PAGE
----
• GTPase;
  • hypoxia;
  • hypoxia-inducible factor 1α (HIF-1α);
  • mesenchymal stem cell (MSC);
  • oxygen;
  • RhoA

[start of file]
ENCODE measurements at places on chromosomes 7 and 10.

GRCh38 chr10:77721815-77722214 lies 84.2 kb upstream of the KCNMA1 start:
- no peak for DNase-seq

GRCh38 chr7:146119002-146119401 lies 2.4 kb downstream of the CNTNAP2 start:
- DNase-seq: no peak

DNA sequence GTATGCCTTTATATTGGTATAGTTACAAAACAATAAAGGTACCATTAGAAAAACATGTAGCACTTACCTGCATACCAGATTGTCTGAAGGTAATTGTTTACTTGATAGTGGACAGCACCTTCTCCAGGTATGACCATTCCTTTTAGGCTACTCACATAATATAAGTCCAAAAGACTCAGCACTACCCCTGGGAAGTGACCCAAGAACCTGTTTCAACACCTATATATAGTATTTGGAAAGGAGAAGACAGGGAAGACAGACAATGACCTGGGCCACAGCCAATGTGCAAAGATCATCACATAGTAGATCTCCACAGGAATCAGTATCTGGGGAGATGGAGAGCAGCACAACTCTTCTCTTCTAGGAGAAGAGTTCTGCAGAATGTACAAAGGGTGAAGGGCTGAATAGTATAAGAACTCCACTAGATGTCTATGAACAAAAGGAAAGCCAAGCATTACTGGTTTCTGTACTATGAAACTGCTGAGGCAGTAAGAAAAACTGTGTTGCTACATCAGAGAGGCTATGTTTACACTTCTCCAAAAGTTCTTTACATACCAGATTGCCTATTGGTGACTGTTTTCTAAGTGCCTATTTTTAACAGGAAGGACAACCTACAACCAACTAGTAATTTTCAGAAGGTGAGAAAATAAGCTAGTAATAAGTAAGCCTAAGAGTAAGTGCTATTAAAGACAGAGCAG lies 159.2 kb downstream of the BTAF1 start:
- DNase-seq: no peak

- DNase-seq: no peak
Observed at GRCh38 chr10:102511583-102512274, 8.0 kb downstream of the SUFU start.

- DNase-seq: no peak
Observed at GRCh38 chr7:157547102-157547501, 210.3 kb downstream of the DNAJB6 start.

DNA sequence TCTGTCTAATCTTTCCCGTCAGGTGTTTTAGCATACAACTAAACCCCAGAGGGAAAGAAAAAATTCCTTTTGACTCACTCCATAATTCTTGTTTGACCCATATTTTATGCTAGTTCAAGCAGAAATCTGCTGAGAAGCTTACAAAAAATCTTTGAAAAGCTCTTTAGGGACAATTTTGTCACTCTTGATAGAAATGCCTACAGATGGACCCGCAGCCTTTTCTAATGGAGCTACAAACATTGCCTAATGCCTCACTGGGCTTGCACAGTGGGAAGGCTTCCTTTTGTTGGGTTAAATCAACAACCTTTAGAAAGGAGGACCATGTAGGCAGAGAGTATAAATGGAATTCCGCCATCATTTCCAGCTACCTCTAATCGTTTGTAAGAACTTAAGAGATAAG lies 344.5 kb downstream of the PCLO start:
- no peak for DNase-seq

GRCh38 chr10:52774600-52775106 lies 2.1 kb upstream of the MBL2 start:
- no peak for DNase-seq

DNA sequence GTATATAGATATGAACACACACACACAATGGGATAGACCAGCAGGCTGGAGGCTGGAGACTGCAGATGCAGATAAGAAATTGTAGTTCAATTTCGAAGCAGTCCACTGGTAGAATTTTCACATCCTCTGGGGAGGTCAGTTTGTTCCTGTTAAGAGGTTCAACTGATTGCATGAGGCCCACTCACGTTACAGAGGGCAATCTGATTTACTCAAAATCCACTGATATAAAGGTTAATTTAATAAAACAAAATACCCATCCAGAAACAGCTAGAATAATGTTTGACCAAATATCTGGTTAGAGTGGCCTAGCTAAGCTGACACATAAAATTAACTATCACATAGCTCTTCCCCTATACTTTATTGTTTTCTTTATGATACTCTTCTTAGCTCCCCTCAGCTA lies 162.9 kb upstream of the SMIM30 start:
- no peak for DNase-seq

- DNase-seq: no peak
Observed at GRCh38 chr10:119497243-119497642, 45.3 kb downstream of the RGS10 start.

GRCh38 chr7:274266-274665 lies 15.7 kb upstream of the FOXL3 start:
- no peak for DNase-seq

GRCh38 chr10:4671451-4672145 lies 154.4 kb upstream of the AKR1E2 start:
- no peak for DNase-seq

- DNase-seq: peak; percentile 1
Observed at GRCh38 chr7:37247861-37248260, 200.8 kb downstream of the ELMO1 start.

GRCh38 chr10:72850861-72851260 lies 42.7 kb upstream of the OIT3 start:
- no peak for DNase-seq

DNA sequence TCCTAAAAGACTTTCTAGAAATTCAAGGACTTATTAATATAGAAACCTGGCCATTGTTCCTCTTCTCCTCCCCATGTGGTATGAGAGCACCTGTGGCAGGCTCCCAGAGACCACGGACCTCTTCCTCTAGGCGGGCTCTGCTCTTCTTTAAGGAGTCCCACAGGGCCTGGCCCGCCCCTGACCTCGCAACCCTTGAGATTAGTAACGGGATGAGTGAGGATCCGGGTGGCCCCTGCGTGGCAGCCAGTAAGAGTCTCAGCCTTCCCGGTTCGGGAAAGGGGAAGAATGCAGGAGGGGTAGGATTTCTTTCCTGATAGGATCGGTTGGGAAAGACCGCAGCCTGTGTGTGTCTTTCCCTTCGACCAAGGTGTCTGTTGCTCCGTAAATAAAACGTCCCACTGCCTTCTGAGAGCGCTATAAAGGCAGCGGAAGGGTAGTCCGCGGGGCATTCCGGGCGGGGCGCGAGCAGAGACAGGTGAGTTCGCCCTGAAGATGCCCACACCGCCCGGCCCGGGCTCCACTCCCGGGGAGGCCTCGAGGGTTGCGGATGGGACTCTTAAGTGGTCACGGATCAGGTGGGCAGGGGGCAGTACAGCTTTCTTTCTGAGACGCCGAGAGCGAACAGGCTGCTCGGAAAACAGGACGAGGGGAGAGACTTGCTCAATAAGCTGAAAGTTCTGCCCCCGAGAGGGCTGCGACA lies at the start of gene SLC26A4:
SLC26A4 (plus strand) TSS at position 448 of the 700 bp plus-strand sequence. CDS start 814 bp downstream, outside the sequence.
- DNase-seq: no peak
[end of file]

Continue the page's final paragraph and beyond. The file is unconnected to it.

A variety of pathologies such as skeletal fracture, neoplasia and inflammation compromise tissue perfusion and thereby decrease tissue oxygen tension. We and others have demonstrated that hypoxia is a potent stimulant for MSC (mesenchymal stem cell) recruitment and differentiation, yet to date little research has focused on the effects of oxygen tension on MSC migration. In the present study, we examined the effects of hypoxia and the potential role of the GTPase RhoA and HIF-1α (hypoxia-inducible factor 1α) on MSC migration. Our results demonstrate that hypoxia decreases MSC migration through an HIF-1α and RhoA-mediated pathway. The active GTP-bound form of RhoA was reduced in 1% oxygen, whereas activation of RhoA under hypoxic conditions rescued migration. Furthermore, stabilization of HIF-1α under normoxic conditions attenuated cell migration similar to that of hypoxia. These results suggest that hypoxia negatively affects MSC migration by regulating activation of GTPases. These results highlight the importance of oxygen in regulating the recruitment of progenitor cells to areas of ischaemic tissue damage.